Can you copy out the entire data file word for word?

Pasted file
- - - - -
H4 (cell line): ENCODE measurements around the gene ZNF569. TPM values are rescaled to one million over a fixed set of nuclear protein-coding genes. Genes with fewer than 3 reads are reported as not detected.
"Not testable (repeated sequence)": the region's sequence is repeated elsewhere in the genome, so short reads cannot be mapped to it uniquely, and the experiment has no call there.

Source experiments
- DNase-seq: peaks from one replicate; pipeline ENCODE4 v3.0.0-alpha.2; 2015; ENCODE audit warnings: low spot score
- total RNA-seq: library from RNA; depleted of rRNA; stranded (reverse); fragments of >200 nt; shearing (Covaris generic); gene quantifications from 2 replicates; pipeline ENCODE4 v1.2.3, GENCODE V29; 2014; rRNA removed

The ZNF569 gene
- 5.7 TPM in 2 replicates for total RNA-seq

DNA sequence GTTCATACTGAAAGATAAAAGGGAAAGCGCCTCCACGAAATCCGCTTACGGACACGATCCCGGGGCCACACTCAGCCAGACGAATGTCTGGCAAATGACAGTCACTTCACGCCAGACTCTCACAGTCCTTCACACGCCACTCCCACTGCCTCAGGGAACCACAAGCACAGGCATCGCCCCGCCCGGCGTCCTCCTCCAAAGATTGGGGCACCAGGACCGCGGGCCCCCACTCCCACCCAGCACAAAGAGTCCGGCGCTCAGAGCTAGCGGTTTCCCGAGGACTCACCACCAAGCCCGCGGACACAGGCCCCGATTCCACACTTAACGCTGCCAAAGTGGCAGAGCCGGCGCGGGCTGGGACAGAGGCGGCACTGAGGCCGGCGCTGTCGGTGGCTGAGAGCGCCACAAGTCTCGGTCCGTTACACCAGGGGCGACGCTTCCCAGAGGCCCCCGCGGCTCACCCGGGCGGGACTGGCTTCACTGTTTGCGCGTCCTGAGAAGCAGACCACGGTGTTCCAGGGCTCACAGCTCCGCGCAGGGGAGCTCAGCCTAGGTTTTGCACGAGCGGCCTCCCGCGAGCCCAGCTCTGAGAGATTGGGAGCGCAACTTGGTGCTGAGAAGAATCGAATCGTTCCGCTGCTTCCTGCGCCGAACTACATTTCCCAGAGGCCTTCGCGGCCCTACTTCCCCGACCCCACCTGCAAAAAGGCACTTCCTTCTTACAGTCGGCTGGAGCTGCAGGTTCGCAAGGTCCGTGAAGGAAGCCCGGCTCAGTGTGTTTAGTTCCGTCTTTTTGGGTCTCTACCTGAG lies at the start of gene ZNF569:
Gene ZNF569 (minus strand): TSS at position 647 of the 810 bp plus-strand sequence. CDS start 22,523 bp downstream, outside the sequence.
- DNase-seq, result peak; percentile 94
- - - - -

H4 (cell line): ENCODE measurements around the gene ZNF569. TPM values are rescaled to one million over a fixed set of nuclear protein-coding genes. Genes with fewer than 3 reads are reported as not detected.
"Not testable (repeated sequence)": the region's sequence is repeated elsewhere in the genome, so short reads cannot be mapped to it uniquely, and the experiment has no call there.

Source experiments
- DNase-seq: peaks from one replicate; pipeline ENCODE4 v3.0.0-alpha.2; 2015; ENCODE audit warnings: low spot score
- total RNA-seq: library from RNA; depleted of rRNA; stranded (reverse); fragments of >200 nt; shearing (Covaris generic); gene quantifications from 2 replicates; pipeline ENCODE4 v1.2.3, GENCODE V29; 2014; rRNA removed

The ZNF569 gene
- 5.7 TPM in 2 replicates for total RNA-seq

DNA sequence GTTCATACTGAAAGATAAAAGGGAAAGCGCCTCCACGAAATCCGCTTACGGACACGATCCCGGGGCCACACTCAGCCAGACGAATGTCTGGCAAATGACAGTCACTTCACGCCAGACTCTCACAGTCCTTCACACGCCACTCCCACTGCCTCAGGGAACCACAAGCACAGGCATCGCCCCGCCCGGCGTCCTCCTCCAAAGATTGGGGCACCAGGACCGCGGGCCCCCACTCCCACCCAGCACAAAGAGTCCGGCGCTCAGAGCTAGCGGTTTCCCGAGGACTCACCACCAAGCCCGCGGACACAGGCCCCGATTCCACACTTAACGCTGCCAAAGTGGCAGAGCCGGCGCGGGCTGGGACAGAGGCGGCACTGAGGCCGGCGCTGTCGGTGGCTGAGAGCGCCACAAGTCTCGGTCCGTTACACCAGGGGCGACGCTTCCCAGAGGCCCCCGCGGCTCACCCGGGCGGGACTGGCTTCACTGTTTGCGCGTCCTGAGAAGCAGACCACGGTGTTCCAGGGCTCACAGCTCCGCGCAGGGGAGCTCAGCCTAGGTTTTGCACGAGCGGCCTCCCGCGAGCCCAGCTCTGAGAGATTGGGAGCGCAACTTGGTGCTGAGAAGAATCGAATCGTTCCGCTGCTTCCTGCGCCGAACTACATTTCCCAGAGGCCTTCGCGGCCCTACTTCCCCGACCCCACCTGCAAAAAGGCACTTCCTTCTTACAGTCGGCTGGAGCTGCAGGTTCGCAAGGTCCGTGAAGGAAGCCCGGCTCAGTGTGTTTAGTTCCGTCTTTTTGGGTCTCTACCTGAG lies at the start of gene ZNF569:
Gene ZNF569 (minus strand): TSS at position 647 of the 810 bp plus-strand sequence. CDS start 22,523 bp downstream, outside the sequence.
- DNase-seq, result peak; percentile 94